Reorienting the focus of Indian edtech on the learning needs of the girl child - Hindustan Times

Reorienting the focus of Indian edtech on the learning needs of the girl child

Jul 19, 2023 08:38 PM IST

Edtech is revolutionizing education for girls in India, overcoming distance and affordability barriers.

Edtech is enabling India to bring education to girls in last-mile areas, rewriting the historic challenges of distance and affordability For generations, girl children have been a group underserved by higher education. They have been held back, to a large extent, because parents have been afraid for their safety while travelling long distances to classrooms and coaching centres. This has historically limited girls from investing the time and effort needed to develop strong conceptual fundamentals.

Reorienting the focus of Indian edtech on the learning needs of the girl child
Reorienting the focus of Indian edtech on the learning needs of the girl child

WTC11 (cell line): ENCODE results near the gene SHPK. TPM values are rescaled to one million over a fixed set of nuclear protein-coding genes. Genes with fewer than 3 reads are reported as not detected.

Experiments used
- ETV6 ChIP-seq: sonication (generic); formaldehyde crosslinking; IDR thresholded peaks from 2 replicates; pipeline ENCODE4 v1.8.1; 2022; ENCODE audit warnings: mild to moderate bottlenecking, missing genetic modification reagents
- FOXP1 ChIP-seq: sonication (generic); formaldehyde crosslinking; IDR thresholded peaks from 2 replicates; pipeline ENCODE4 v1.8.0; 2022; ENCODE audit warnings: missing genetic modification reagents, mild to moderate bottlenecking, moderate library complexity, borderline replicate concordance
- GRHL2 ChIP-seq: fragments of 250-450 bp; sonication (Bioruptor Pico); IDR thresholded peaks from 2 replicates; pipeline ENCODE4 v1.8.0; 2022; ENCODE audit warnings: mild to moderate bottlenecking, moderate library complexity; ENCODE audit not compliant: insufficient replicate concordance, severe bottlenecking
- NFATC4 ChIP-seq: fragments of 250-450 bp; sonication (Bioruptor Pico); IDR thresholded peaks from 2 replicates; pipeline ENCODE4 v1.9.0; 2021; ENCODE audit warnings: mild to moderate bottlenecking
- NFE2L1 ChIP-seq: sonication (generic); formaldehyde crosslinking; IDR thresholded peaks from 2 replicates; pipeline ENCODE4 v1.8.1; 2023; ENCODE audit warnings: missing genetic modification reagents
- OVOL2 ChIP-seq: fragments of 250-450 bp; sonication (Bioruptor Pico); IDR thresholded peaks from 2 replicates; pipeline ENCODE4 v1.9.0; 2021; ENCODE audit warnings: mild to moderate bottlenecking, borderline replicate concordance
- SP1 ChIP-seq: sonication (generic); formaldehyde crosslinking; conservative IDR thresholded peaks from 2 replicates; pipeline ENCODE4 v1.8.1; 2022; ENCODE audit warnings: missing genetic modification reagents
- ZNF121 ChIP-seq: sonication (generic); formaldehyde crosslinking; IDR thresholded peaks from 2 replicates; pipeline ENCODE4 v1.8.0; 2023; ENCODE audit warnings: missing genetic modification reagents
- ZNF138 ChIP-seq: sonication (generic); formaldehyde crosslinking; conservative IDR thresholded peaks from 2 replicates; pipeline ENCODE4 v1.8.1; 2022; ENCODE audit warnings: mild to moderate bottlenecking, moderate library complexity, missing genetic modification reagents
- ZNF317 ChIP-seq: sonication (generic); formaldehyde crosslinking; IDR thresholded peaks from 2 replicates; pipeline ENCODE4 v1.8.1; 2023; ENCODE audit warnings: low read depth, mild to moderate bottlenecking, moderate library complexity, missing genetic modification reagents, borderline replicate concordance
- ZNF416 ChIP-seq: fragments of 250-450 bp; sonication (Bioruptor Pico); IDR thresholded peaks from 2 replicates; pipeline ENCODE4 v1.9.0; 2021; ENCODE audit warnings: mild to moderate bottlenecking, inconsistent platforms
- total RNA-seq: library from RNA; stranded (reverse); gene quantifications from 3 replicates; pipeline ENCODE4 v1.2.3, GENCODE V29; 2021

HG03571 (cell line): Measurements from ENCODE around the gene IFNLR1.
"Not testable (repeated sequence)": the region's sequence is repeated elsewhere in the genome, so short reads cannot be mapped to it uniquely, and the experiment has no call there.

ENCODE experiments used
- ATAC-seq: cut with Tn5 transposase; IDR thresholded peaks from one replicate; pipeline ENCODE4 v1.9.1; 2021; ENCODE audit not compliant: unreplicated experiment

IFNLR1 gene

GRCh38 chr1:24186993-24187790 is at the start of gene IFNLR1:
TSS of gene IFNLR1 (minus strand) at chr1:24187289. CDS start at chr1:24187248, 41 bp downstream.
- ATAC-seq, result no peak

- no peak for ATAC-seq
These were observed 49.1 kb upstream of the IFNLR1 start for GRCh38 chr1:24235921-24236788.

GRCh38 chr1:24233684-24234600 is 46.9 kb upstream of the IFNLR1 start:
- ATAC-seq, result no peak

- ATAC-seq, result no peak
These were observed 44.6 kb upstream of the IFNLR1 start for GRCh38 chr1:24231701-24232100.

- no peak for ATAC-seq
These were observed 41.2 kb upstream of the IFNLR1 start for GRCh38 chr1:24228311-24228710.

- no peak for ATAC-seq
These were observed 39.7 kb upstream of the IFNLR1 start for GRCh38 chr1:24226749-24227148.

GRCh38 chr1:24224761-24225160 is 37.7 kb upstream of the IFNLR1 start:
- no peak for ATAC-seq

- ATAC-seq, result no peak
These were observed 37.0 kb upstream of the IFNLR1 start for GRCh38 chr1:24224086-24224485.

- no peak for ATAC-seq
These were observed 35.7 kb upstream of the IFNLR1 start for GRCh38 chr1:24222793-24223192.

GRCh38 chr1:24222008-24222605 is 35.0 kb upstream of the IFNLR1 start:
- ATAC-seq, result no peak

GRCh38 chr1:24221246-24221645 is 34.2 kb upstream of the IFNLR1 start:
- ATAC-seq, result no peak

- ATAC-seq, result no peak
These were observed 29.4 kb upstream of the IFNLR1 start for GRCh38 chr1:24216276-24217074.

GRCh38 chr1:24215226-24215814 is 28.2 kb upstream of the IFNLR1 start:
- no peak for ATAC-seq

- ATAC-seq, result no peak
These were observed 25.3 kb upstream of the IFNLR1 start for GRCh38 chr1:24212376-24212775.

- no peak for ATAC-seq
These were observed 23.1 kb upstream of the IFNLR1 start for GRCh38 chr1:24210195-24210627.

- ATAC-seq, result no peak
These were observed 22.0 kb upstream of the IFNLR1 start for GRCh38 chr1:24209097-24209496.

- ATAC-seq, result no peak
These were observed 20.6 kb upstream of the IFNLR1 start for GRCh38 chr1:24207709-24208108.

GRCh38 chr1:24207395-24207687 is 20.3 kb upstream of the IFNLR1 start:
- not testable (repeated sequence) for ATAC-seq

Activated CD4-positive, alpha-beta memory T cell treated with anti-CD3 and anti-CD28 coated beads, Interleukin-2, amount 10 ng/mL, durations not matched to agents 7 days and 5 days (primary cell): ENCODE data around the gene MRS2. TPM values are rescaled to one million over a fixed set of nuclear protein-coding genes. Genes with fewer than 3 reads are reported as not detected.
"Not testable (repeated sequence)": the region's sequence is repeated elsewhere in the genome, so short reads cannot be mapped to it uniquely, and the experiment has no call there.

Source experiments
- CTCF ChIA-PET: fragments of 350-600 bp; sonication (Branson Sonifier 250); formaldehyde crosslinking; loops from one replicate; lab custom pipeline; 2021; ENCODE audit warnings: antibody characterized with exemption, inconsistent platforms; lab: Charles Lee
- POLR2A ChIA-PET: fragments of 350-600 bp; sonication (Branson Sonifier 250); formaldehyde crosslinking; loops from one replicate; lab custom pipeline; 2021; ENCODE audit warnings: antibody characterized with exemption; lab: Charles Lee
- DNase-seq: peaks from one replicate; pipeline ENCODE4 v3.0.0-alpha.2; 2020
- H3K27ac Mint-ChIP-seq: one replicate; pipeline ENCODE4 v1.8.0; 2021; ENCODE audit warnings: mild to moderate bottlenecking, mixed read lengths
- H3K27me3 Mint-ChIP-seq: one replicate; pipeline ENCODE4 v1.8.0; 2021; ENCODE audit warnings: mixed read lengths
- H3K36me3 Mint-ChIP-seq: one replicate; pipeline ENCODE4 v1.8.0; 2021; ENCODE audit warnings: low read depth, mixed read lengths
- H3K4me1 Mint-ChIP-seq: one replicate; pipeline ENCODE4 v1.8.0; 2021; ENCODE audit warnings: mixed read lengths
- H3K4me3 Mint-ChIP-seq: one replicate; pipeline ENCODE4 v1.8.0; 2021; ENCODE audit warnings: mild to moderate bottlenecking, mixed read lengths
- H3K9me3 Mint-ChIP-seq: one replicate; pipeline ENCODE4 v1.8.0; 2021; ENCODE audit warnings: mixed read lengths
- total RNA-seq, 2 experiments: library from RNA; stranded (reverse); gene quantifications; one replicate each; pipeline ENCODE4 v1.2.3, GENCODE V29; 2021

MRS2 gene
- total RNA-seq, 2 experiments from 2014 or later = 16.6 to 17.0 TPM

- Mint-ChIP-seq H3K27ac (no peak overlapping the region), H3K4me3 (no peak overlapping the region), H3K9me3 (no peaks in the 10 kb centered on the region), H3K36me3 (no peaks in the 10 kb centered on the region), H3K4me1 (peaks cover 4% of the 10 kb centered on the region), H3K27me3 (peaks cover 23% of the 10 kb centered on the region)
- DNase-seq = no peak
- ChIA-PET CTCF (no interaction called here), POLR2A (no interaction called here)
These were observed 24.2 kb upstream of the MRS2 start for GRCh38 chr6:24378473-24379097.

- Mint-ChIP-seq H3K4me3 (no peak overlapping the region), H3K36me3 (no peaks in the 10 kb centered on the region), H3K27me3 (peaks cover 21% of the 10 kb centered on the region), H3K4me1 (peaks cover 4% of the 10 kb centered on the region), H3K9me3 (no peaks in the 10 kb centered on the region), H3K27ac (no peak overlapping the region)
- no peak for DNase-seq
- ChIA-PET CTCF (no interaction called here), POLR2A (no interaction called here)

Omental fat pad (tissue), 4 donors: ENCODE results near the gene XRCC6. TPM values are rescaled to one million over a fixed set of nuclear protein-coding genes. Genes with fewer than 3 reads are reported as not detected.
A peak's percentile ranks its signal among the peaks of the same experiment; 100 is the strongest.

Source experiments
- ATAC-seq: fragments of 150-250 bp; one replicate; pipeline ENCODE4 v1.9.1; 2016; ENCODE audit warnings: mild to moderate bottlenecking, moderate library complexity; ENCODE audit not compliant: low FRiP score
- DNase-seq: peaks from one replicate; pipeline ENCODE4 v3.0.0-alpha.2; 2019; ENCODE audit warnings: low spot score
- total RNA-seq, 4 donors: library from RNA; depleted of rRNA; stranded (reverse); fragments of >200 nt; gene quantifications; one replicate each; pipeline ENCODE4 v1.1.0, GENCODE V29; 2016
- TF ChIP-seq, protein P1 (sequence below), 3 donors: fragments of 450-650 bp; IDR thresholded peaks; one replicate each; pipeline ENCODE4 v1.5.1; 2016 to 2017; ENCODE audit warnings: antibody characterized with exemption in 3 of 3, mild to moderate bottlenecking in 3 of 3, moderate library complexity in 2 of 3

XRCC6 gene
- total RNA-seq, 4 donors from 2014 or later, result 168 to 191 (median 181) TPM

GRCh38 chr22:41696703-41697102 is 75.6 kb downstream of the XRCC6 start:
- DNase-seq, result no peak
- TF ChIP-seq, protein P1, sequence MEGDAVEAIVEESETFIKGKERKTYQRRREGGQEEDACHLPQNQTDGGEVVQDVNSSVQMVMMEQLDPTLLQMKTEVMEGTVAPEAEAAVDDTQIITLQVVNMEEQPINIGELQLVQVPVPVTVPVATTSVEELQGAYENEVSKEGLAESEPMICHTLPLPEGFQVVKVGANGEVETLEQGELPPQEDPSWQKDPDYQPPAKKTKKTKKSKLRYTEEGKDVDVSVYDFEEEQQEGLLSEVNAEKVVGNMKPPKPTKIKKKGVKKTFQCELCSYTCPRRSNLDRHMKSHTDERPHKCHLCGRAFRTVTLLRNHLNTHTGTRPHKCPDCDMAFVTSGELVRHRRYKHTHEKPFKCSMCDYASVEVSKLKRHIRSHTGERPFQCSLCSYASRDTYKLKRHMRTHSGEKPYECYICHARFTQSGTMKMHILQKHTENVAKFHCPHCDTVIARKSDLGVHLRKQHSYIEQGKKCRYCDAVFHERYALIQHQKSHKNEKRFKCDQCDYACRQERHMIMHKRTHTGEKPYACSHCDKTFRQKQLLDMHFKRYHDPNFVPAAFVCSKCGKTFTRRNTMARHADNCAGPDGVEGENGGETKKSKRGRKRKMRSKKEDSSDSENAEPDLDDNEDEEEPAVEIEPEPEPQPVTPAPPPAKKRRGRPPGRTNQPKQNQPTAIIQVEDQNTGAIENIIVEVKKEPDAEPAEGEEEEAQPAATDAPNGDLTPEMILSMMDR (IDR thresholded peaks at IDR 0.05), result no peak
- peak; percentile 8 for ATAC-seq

However, affordable high-speed data and accelerating smartphone access, which has tackled many of the last-mile challenges once considered unsurmountable, is now bringing the benefits of education to them. In this regard, we must acknowledge the role of the smartphone, which in girl students’ hands is serving as a powerful tool of educational inclusion. Particularly telling are the findings of the Central Square Foundation’s Bharat Survey for Edtech 2023, which find that there are no notable variations between school-going boys and girls when it comes to tech access. While 68% of girls shared family access to smartphones (compared to 64% of boys), 7% of boys had ‘dedicated access’ to smartphones (compared to 3% of girls), the survey found. More significantly, half of the children surveyed (of both sexes) were using edtech and spending time in self-learning, with YouTube serving as the most popular self-learning tool. Edtech has brought an ease to understanding complicated issues, enabled them to learn at their own pace, and delivered learning material in a variety of Indian languages. As the findings demonstrate, technology is playing a critical role in taking on many challenges that have kept girls away from school. YouTube, the preferred medium of edtech delivery, is serving them practice exams, lectures, doubt-clearing walkthroughs – in short, everything they need to not only do well in their exams, but also develop the strong conceptual knowledge needed for higher education and beyond.